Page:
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Sting's seventh studio album (2003) is a welcome addition to the collection. Here, an unconventional conventionality holds sway. It is replete with excellent lyrics, often to do with the subject of love and personal relationships - an area where Sting excels in songwriting and singing. We have songs of angry love, hopeful love, spiritual love, dead love, bitter love, strange love, and love of life. Religion in a variety of modes also features heavily: Sacred Love indeed! It is produced again by Kipper and Sting, this album possessing a good upfront sound.

Three of the tracks I can take or leave: `Stolen Car' is too contrived, whilst the production behind `The Book of My Life' simply doesn't cut it, despite the cello and sitar and the lyrics betraying a love of life. (Sting's autobiography was published in the same year.) `This War' is a U2-esque crowded rock song with an undisciplined guitar that does not accord with the discipline of the lyrics ("Make it easy on yourself. And don't do nothing.") Maybe this was intended, but the subject-matter loses its punch as a result.

Better are `Send Your Love' with its flamenco guitar and castanets, excellent lyrics ("There's no religion but sex and music") and insistent pulse; the soul-rock ballad `Whenever I Say Your Name' ("... I'm already praying"); the committed steady rock-beat of `Dead Man's Rope'; the electronic-rock sound of `Never Coming Home', closed by a solo jazz piano; the funky `Forget About the Future'; and the funky soul of the title track.

The best of the set is the opener, `Inside', with its mysterious beginning of hushed whispers. It later develops a powerful insistency betraying a breathless rage: "Love is an angry scar, The pain of instruction, Love is a violation, a mutilation, capitulation, Love is annihilation." Despite the fury, love on this CD still wins.
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on 23 September 2003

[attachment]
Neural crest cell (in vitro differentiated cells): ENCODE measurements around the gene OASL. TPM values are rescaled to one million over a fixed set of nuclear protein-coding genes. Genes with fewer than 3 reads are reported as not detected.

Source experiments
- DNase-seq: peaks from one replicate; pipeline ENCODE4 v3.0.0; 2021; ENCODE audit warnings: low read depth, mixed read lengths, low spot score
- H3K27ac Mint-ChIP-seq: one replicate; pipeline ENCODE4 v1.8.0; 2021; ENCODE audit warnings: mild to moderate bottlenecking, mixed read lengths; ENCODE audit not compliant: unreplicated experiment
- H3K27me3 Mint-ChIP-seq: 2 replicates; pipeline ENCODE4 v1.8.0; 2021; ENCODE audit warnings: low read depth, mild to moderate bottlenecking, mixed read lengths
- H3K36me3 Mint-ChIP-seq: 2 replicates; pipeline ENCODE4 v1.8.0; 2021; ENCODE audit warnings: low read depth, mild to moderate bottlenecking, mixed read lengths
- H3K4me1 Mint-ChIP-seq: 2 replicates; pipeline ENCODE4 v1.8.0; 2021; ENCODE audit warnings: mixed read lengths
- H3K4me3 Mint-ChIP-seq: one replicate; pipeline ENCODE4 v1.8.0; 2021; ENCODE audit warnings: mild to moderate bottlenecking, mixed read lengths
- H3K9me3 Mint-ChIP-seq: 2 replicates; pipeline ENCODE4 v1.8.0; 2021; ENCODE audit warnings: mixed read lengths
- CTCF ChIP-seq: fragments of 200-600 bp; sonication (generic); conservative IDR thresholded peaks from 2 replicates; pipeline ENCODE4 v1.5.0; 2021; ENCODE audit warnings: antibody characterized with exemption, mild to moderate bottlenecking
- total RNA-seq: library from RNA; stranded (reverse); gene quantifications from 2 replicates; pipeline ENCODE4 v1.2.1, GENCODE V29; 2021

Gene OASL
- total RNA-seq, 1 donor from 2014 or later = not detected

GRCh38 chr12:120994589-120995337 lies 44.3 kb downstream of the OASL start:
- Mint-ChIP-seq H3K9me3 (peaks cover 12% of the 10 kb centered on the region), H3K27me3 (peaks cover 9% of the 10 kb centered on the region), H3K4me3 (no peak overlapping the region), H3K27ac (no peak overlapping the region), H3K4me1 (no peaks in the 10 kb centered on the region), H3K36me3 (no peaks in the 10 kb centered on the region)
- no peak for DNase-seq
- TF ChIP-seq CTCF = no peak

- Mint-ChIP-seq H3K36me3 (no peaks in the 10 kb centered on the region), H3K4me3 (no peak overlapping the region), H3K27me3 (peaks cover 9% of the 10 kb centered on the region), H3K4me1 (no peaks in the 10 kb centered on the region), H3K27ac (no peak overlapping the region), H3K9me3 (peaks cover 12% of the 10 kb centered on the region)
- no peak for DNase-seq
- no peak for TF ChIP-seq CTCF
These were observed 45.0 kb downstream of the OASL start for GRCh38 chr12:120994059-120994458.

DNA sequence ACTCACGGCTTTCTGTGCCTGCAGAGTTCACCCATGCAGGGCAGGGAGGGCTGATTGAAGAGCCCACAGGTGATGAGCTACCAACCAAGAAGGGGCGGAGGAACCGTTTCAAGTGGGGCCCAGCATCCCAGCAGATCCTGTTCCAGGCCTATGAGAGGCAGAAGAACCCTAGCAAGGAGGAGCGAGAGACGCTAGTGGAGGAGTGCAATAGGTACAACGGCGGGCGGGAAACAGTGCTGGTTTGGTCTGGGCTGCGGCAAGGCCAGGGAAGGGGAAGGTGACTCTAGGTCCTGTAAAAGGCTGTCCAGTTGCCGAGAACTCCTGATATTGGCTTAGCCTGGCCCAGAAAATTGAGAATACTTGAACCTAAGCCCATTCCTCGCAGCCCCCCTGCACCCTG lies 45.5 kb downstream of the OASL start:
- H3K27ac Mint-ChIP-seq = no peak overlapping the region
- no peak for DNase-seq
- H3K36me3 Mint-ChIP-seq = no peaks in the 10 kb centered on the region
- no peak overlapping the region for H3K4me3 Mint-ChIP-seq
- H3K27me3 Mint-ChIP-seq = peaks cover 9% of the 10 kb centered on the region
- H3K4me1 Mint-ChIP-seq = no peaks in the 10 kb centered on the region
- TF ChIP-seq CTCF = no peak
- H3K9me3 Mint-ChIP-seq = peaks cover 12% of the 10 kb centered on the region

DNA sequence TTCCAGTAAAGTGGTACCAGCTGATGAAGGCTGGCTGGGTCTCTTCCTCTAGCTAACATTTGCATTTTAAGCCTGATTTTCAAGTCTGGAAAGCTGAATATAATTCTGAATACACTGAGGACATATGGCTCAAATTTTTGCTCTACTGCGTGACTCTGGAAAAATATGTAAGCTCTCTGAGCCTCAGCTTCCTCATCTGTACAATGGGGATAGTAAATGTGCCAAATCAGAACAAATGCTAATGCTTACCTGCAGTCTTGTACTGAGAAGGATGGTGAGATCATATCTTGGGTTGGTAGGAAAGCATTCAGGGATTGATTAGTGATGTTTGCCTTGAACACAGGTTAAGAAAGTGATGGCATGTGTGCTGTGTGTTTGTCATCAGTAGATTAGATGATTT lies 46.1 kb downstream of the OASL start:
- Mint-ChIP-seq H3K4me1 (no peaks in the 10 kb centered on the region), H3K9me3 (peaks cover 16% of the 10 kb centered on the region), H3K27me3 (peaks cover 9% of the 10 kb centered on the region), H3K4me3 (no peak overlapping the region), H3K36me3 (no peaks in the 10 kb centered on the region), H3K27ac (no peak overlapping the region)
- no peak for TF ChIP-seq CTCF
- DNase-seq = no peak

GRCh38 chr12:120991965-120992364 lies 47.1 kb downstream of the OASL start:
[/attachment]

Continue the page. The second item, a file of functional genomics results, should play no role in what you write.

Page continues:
Having been a big Sting fan for so many years, and with the latest album due to be released (having seen and heard a number of performances and demo's) I was looking forward to what I thought would be another quality album. Don't get me wrong, this is a well-crafted album, and there are some good songs on this album, but its not all Sting. He's invited the talented Kipper (producer and band member) to work on this album, as he did with BND and its produced an album that in the whole doesn’t sound that much like Sting. The quality is still there but the programming on this album is very visible, and at times this really doesn’t sound like Sting’s album. Perhaps this is due to the success of desert rose and a willingness to recreate a song that good, or to make Sting fit in with a more modern culture of pop music. Its not needed, this is Sting, and he will win me back when his massively talented band hit the road with live performance of the album songs, and they bring them to life.
With this album you sort of realise that the production of this album does take something away from the sound we expect from Sting, particularly when the bonus track is a live recording of 'Shape of my Hear' from the All this time concert – brilliant.
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on 1 October 2003